Rapid and Accurate Analysis of Nanoparticles on the ICBR Nanosight 300 Instrument
Many samples of environmental or biological origin contain a wide variety of particles sizes and types including those in the nano-scale range of 10 nm to 1μm. While flow cytometers can typically count and analyze particles down to approximately 1μm, determining physical characteristics such as size distribution and concentration of these nanoparticles can be challenging. This is where a technology such as Dynamic Light Scattering with Nanoparticle Tracking Analysis can help. NTA utilizes the properties of both light scattering and Brownian motion in order to obtain particle size distributions of samples in liquid suspension. The recent acquisition of a Malvern NanoSight NS300 instrument by the ICBR and the UF-Health Cancer Center will provide researchers access to studying nanoparticles through DLS-NTA. Within the NS300 instrument, a liquid sample is introduced into a transparent chamber where the individually suspended particles scatter laser light, allowing easy visualization. The NTA capability utilizes a 20x microscope objective and video camera to record their Brownian motion. The instrument’s software tracks the particles individually and, using the Stokes-Einstein equation, calculates their hydrodynamic diameters. A typical analysis takes just a minute or two. Our instrument is equipped with a 488nm laser and long-pass filter, so fluorescent or fluorescently-labeled particles can be analyzed independently from non-fluorescent background particles if desired. Sample preparation is generally minimal, often comprising in most circumstances simple sample dilution. Sample temperature is monitored and may be controlled through the NTA software.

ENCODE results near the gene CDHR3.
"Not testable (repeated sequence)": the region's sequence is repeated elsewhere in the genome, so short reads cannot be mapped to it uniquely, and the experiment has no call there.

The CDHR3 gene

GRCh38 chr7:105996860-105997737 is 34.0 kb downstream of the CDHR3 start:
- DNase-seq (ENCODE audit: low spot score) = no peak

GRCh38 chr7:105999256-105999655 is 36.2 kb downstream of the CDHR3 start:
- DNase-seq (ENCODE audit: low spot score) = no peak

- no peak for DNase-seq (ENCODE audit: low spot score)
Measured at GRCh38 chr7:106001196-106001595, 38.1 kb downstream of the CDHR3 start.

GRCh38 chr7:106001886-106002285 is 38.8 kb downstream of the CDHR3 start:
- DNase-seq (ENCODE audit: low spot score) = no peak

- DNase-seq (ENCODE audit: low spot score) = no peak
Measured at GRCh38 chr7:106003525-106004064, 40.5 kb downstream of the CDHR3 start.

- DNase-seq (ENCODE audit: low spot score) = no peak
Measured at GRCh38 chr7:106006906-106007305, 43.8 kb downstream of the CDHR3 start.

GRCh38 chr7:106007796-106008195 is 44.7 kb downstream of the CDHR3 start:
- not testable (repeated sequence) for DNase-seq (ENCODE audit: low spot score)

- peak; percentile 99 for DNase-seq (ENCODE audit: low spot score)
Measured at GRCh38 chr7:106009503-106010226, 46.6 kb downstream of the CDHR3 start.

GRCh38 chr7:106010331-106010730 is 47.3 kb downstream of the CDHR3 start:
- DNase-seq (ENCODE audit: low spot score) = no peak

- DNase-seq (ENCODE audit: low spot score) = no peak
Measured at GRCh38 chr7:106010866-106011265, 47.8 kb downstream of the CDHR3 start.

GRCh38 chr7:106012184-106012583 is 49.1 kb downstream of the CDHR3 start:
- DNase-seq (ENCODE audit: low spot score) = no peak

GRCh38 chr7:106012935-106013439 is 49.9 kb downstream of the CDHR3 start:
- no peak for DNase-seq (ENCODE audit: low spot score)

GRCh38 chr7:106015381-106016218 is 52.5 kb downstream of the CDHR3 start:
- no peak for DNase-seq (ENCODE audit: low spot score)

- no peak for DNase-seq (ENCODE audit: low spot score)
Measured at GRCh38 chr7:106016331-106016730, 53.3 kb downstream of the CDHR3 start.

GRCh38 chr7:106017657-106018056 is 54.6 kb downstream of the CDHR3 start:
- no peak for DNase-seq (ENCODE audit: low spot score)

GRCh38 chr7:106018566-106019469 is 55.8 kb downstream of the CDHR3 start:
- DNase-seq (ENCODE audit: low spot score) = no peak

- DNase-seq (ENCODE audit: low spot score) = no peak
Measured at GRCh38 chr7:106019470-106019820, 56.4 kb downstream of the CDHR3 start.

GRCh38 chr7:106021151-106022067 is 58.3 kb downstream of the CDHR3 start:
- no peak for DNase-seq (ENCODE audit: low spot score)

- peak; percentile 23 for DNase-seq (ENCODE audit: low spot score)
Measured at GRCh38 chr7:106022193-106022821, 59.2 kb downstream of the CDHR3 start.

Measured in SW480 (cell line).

The NS300 will provide rapid, temperature-controlled, automated analysis of the size distribution and concentration of all types of nanoparticles from 10 nm to 2000 nm in diameter. It has many applications including the development of drug delivery systems, viral vaccine research and development, nanotoxicology, protein aggregation studies, and characterization of extracellular microvesicles like exosomes. If you have an interest in using the NS300 please contact Neal Benson, Scientific Director of the ICBR Cytometry Core Laboratory. For more information on NTA technology and the NS300 instrument, please visit the Malvern website.